Consumer Protection Bill: Overlap of jurisdictions may lead to litigation

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The Consumer Protection Bill, 2019 was introduced in the Lok Sabha on July 8, 2019. An earlier draft had lapsed with the dissolution of the 16 th Lok Sabha. The 2019 Bill, if it becomes law, will replace the outdated Consumer Protection Act, 1986. The proposed law seeks to bring about far reaching changes in the consumer protection framework in the country. However, with multiplicity of legislation governing different sectors, there is a likelihood of overlap of jurisdictions which might give rise to conflicts and more litigation.

For instance, despite the fact that the Real Estate (Regulation and Development) Act (RERA), 2016 already exists, the 2019 Bill includes housing construction within the definition of service.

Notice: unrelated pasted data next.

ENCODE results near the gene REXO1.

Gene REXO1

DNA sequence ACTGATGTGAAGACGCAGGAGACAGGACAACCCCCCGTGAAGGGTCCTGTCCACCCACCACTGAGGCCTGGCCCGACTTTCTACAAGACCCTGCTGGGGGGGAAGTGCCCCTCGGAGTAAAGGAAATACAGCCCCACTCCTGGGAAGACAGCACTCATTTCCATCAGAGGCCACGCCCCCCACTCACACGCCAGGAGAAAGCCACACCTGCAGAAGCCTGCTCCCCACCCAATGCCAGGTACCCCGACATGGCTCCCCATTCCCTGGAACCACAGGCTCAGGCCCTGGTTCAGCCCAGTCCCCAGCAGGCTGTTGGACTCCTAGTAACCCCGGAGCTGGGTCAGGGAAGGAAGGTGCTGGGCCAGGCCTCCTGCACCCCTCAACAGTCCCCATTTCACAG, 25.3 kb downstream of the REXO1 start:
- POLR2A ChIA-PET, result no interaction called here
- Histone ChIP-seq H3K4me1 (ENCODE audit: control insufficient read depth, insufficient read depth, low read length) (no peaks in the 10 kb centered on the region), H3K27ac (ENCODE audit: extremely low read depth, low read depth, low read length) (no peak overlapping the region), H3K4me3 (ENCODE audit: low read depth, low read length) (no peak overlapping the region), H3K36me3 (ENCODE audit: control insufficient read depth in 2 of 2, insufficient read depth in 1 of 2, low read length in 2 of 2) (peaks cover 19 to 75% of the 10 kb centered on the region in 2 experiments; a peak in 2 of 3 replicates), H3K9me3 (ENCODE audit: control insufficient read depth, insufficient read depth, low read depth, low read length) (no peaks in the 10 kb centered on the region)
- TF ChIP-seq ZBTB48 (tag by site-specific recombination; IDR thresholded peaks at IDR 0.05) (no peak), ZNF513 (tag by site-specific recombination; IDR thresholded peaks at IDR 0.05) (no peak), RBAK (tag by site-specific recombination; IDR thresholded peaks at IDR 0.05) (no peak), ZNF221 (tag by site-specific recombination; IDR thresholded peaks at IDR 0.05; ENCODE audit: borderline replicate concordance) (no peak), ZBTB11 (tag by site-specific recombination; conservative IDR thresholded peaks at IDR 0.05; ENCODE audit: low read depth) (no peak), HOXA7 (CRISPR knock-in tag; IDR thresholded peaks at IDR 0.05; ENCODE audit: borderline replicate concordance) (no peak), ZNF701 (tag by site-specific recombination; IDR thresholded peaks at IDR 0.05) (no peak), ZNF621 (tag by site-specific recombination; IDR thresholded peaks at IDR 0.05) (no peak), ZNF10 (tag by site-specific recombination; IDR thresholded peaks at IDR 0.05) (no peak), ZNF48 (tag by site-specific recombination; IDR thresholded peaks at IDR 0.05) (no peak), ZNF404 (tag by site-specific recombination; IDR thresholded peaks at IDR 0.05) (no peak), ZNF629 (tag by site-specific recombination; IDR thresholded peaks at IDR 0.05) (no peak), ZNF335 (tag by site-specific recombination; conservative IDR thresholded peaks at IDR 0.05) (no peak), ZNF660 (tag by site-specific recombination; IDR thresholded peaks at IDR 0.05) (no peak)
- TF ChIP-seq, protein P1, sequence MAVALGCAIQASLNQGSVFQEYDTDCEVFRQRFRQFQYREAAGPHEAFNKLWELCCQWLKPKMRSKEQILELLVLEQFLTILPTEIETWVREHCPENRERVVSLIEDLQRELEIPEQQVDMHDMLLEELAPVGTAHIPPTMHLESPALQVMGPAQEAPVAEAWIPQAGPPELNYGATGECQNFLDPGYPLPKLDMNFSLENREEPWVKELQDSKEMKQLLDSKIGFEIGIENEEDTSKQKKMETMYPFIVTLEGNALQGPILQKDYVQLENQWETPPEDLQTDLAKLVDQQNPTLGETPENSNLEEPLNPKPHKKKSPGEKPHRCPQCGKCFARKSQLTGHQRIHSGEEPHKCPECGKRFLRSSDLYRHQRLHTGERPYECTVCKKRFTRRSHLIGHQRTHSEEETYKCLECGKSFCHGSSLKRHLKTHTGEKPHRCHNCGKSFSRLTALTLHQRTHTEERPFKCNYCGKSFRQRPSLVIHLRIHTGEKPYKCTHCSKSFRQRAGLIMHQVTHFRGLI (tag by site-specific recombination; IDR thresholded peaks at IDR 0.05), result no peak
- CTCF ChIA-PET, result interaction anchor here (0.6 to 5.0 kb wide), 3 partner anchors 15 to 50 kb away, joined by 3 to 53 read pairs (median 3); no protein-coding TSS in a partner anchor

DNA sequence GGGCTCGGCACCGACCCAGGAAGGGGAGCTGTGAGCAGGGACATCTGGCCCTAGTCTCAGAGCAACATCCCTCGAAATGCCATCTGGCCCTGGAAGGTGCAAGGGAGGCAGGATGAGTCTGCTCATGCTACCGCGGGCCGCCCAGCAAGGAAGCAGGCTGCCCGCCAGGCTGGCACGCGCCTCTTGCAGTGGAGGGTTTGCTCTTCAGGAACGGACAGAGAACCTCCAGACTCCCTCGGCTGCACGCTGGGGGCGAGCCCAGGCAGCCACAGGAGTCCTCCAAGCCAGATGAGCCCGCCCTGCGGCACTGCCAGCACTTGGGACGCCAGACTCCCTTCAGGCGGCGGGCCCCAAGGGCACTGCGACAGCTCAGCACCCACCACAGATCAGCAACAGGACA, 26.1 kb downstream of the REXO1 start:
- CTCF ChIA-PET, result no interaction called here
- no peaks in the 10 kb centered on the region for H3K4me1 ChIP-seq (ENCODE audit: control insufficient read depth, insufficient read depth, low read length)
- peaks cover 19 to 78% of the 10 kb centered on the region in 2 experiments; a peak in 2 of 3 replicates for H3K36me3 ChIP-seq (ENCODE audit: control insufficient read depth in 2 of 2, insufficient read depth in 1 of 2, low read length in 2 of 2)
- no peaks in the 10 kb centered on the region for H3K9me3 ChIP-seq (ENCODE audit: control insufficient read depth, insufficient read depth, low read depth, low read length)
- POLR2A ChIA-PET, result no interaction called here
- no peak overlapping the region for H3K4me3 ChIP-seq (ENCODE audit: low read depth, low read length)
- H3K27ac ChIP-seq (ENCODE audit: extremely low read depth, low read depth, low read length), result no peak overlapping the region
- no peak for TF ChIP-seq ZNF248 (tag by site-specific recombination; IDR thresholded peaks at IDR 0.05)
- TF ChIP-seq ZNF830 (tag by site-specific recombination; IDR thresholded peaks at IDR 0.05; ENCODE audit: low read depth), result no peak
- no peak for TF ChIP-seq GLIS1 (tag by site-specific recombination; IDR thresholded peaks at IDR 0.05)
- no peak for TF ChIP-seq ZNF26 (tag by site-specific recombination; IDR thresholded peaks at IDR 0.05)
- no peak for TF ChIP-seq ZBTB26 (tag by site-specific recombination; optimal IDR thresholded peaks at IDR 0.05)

The RERA was brought in as a special act to primarily achieve the dual purpose of regulating the real estate sector and for establishing an adjudicatory mechanism for speedy redressal of grievances. “All disputes relating to the real estate project in question must lie before the authority under the RERA. This will help in achieving uniformity in decisions and better regulation of the real estate projects,” noted lawyer Shobit Phutela.

Whether the consumer fora could still be approached for cases that also fall within RERA’s purview is a question that is pending decision before the Delhi High Court. Phutela points out: “The mere inclusion of housing construction in the definition of ‘service’ cannot be interpreted as being in derogation of the provisions of RERA”.

Experts said even if RERA is a complete code for disputes relating to real estate projects and bestows exclusive jurisdiction on matters, there still would be disputes relating to housing and construction where RERA is not applicable.

For instance, an issue with an architect or a contractor who is carrying out construction, repair, and renovation work in one’s personal property is not a ‘real estate project’ falling within RERA. Such disputes would invariably fall within the jurisdiction of the consumer fora.